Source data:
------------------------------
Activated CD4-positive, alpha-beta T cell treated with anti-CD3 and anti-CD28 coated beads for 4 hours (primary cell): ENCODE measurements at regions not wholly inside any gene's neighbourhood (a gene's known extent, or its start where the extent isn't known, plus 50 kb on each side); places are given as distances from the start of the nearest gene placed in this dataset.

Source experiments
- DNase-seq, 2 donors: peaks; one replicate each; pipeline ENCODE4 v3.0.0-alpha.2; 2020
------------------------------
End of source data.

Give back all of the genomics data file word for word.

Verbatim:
Activated CD4-positive, alpha-beta T cell treated with anti-CD3 and anti-CD28 coated beads for 4 hours (primary cell): ENCODE measurements at regions not wholly inside any gene's neighbourhood (a gene's known extent, or its start where the extent isn't known, plus 50 kb on each side); places are given as distances from the start of the nearest gene placed in this dataset.

Source experiments
- DNase-seq, 2 donors: peaks; one replicate each; pipeline ENCODE4 v3.0.0-alpha.2; 2020